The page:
Green versus conventional: consider the long-term costs
A common perception in the building industry is that building green costs more than building conventionally. The fact is, with a well-thought-out construction budget and clear green-building goals, building a sustainable structure can be done for the same price—or less—than that of a conventionally built building.
There is substantial evidence that a reasonable level of sustainable design can be incorporated into most building types at little or no additional cost. For example, it’s fairly easy to design water-efficient, low-maintenance landscaping and incorporate more daylighting into spaces—both of which help to reduce costs. Of course, you could also run costs right out your green-living roof by going after all of the sustainable-design bells and whistles.
For many years, conventional architecture focused solely on designing buildings that are nice to look at and satisfy the owner’s ultimate purpose for construction.
These days, a focus gaining attention is the cost of building operations over the life of a structure. This is known in the building industry as Life Cycle Cost (LCC). The National Institute of Standards and Technology (NIST) Handbook 135, 1995 edition, defines LCC as “the total discounted dollar cost of owning, operating, maintaining and disposing of a building or a building system” over a period of time.
Life Cycle Cost Analysis (LCCA) is an economic evaluation technique that determines the total cost of owning and operating a facility over a period of time.
First off …
All building projects incur three major types of expenses: first costs, lifecycle costs and maintenance costs. First cost is easy to understand; it’s what you actually pay to buy the material or product and install it in your project. Some green-building materials have the same or much lower first costs. Using bamboo flooring in place of a traditional wood flooring, for example, involves the same exact labor to install and the material costs are comparable.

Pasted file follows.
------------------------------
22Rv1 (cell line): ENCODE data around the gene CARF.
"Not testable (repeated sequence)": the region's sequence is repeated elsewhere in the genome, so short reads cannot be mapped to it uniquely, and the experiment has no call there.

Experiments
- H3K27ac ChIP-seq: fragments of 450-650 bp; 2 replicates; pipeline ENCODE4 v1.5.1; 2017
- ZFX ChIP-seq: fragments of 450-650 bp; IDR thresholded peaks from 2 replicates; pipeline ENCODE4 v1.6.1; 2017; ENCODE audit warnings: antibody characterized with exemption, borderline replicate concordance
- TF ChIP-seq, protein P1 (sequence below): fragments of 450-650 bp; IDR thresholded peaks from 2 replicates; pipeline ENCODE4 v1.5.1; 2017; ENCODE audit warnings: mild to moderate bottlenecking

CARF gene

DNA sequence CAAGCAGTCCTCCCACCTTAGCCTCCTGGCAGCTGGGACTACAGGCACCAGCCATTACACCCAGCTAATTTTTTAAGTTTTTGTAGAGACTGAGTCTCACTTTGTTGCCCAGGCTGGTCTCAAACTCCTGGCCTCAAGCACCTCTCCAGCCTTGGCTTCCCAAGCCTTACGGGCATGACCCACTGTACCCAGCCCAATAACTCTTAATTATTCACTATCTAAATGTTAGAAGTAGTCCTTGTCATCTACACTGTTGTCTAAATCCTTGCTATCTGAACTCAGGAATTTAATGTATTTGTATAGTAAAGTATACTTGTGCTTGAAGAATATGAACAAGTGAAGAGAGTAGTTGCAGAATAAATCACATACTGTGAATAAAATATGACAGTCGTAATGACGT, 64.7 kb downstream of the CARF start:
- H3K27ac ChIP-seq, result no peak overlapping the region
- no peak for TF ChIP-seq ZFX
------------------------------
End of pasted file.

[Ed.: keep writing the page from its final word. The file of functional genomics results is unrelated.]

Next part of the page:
Some green materials do cost more—sometimes much more—than their traditional counterparts, but they may also have long-term benefits, such as protecting the environment and preserving our dwindling resources.
Well worth it
LCCA is important to the green-building industry because it can be used to convince owners that their first-cost investment, which may be higher for a green building, can show substantial economic benefits over a building’s life expectancy, making the green-design decision well worth the initial cost investment.
A good example is to compare a building designed with and without the use of a photovoltaic (PV) system, which uses the power of the sun to provide electricity. If an owner focuses only on the initial cost of installing the system, the conventional building will of course cost less, making the decision to install it seem uneconomical. However, the LCCA for the same system could prove to the owner that it will pay for itself 10 times over the life of the building, since PV immediately begins producing energy and offsetting the building’s monthly electricity bill.
If the building produces more electricity than it consumes, the excess energy can be sold back to the power grid using a system referred to as “net metering.” In the case of the green-building design that includes a renewable energy system, such as PV, it’s important to remember that the payback isn’t at the moment of purchase and installation, but over time.
Tax rebates, which can be thought of as a one-time payback, can also help to encourage owners to install green designs by reducing the systems’ initial cost and making the green investment an even more valuable and economical decision.